Posted by: Thinkaboutit | Feb 1, 2012 12:20:10 PM

It is sad and disturbing. And like the rest of the "SEX OFFENDER!!!!!" mess, it's immoral. The people behind it are criminals.

I have to say if a criminal government imprisoned my child for very long for something like this, people would be paying for it with their lives. Guaranteed.

Posted by: FRegistryTerrorists | Feb 1, 2012 1:21:58 PM

It is hard to see how a 55 year sentence addresses the appellate court's concerns for a 48 year old man. The de facto length of the maximum sentence for the man, given his life expectency, is essentially unchanged. Of course, if good time routinely reduces the length of a sentence by, for example, 50%, then the likely sentence has dropped from 50 years to 27.5 years, which would afford the man at least a plausible chance of a couple of years of freedom in his dotage.

Posted by: ohwilleke | Feb 1, 2012 1:28:48 PM

while 100 years was a ludicrous sentence given the offense, the following sentences from the opinion makes it clear that prison is where this icky perv belongs:

"One pretrial issue involved the State's use of other acts evidence in the form of a disc containing child pornography. The disc was found in Bruce's safe and was stained with his semen"

how icky!

erika :)

Posted by: virginia | Feb 1, 2012 4:52:32 PM

Erika:

I haave read that more than 50% of American women own a V-br-t-r or a device which was illegal in Texas until a couple of years ago. How double icky!!

Posted by: albeed | Feb 1, 2012 5:15:37 PM


albeed...How double icky!! Kudos again :-)

Posted by: comment | Feb 1, 2012 5:27:59 PM

All kidding aside, I have a serious question about receipt and possession of CP.

I receive many spam E-mails from virus infected computers from people I know. However, if I have any question about the E-mails I delete them immediately without opeing them up or their attachments, or knowing their content.

If any of these E-mails contained CP, could I be charged with receipt of CP (but not possession), even though I did not know it? As I understand it, If you receive CP, you are to contact LE immeduately (and say bye-bye to your computer for a long time.)

In order to put a stranglehold on its citizens, Is this why the gubermint makes receipt prosecuted more severely than possession?

Posted by: albeed | Feb 1, 2012 5:58:35 PM

Albeed, that is what happened to my husband. He received e-mails from a drunk crazy guy (we are pretty sure he went to a treatment center before he could be sent to prison) and because my husband opened the e-mails and they contained two pictures of CP my husband was charged with Receiving, not possesion. 5 years mandatory minimum.
By the way the guy continued to send pictures to my husband. The whole thing took place one night in about a two hour time period. The Feds tried to charge my husband with the pictures that were sent after my husband logged off and had deleted the pictures from drunk crazy guy.

Posted by: JS | Feb 2, 2012 12:55:24 PM

@ albeed:

Can't we all just agree that sex in any form is icky, irrespective of whether it complies with the particulars of a state or federal statute? I think that's the major unstated premise we're dealing with, wouldn't you agree?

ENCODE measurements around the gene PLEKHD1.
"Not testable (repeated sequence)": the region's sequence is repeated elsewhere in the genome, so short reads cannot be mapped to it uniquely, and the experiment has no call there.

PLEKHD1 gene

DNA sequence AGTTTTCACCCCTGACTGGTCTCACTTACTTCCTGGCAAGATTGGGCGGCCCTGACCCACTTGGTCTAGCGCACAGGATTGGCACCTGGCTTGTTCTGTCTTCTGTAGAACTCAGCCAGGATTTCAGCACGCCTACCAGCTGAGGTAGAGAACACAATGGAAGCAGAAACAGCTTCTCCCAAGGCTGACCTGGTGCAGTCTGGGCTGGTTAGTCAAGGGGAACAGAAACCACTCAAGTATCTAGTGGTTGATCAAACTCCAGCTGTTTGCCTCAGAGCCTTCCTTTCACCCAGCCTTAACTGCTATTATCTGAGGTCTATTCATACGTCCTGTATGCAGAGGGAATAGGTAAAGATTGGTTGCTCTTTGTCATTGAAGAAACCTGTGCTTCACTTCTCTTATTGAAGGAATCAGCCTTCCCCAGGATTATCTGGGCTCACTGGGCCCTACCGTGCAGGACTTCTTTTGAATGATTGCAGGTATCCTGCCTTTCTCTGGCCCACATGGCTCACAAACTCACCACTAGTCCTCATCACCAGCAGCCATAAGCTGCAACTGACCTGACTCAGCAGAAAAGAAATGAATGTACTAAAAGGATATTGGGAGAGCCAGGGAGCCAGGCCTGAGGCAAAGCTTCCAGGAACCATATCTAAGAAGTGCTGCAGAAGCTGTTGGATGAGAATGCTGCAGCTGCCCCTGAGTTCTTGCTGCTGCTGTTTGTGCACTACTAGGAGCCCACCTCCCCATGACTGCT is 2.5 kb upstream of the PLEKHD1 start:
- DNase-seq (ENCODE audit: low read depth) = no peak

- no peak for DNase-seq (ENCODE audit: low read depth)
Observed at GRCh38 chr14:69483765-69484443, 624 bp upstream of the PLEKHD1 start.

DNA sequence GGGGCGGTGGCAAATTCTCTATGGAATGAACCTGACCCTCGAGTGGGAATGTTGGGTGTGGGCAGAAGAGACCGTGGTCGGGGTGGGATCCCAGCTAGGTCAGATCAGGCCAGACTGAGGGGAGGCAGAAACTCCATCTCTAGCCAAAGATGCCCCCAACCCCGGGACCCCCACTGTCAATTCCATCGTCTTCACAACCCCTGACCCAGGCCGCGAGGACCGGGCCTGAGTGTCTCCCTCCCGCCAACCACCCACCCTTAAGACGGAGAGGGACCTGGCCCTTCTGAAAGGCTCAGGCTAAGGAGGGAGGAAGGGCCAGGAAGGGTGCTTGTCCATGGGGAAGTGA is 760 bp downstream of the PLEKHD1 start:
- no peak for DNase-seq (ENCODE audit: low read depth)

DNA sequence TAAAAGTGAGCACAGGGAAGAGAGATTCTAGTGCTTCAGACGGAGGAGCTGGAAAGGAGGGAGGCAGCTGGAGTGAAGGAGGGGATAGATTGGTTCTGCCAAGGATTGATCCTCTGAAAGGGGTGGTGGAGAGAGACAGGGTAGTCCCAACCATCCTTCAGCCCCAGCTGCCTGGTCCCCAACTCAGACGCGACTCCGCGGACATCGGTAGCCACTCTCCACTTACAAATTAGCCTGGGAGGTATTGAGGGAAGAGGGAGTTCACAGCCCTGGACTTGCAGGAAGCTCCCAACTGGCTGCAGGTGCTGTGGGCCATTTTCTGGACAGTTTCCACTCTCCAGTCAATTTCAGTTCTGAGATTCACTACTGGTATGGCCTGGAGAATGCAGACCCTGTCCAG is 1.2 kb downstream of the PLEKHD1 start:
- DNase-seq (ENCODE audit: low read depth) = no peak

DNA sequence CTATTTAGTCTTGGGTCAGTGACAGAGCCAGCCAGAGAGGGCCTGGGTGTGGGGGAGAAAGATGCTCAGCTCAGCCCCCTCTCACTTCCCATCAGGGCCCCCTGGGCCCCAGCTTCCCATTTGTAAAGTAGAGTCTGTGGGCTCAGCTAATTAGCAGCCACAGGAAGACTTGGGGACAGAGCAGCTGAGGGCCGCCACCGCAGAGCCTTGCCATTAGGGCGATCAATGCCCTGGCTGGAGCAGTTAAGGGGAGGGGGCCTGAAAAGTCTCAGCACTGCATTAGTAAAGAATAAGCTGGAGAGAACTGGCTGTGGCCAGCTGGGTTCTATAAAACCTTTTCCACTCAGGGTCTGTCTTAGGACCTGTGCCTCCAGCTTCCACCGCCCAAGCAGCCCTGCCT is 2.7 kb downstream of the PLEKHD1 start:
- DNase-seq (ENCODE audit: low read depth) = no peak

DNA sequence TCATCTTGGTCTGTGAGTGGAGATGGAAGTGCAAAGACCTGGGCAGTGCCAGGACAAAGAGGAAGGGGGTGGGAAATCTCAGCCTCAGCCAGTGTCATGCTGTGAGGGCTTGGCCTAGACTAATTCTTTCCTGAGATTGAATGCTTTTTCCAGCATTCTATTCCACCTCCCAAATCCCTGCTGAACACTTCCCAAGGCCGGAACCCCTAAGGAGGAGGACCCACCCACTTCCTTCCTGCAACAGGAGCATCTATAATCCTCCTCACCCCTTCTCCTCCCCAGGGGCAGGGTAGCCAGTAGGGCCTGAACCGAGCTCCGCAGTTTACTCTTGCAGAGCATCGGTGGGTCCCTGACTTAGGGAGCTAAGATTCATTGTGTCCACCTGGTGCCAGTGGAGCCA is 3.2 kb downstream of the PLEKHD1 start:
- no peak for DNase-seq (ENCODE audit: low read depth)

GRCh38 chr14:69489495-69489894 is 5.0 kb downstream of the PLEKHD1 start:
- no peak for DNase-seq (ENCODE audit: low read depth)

Posted by: Guy | Feb 2, 2012 1:03:46 PM

Guy:

You know, I am an old-fashioned type of male pig. I have had s-x with only one woman (my wife of greater than 35 years) and I still enjoy it. I think she does too.

She never referred to it as icky and neither did I.

Posted by: albeed | Feb 2, 2012 1:22:37 PM

@ albeed:

I'm having to put on my thinking cap here, but I'd be willing to venture a guess that even that, in the eyes of some keyboard commandos, would probably be regarded as icky as well. It is, after all, sex. :)

Posted by: Guy | Feb 2, 2012 6:06:54 PM

albeed, the ickiness lies not in the act of self pleasure, but in the fact that this icky perv was pleasuring himself while looking at pictures of little girls being raped.

you can try to spin a scenario where someone might innocently run across images of little girls being raped, but they pretty obviously do not apply here. its pretty obvious this icky perv gets off on little girls being raped so he definitely belongs in prison.

erika :)

Posted by: virginia | Feb 3, 2012 8:22:04 AM

guy: "Can't we all just agree that sex in any form is icky, irrespective of whether it complies with the particulars of a state or federal statute?"

me: sex between consenting adults is never icky.

sex between an adult and a 5 year old is always icky.

why is that concept so diffiuclt for some people to understand? :)

guy: "I think that's the major unstated premise we're dealing with, wouldn't you agree?"

me: you obviously don't know me very well ;)

erika :)

Posted by: virginia | Feb 3, 2012 8:34:24 AM

STRAWMAN ALERT! STRAWMAN ALERT!

The board now contains a proposition that the real problem with those opposed to child pornagraphy is that they oppose sex per se.

Can anyone spot the strawman in this picture?

Let me rephrase that. Can anyone NOT spot the strawman in this picture?

Posted by: Bill Otis | Feb 3, 2012 12:24:37 PM

She never referred to it as icky and neither did I.

--

You're doing it wrong.

Posted by: Soronel Haetir | Feb 3, 2012 6:56:17 PM

Soronel:

Good one!

Do you have the Texas SO data yet?

Posted by: albeed | Feb 3, 2012 7:16:19 PM

albeed,

Yeah, but my premise going in was wrong. There are no offenses that land someone on a non-publicly available Texas registry. There are offenders who are not publicly listed for various reasons (certain juveniles, those whose processing is not yet complete mostly) but it is always tied to something about the offender and not the underlying offense. Given that my entire premise was wrong I didn't see much point in going forward. Certainly if you were to use a categorical approach of the sort used for ACCA predicates every offense that gets someone listed is a serious felony.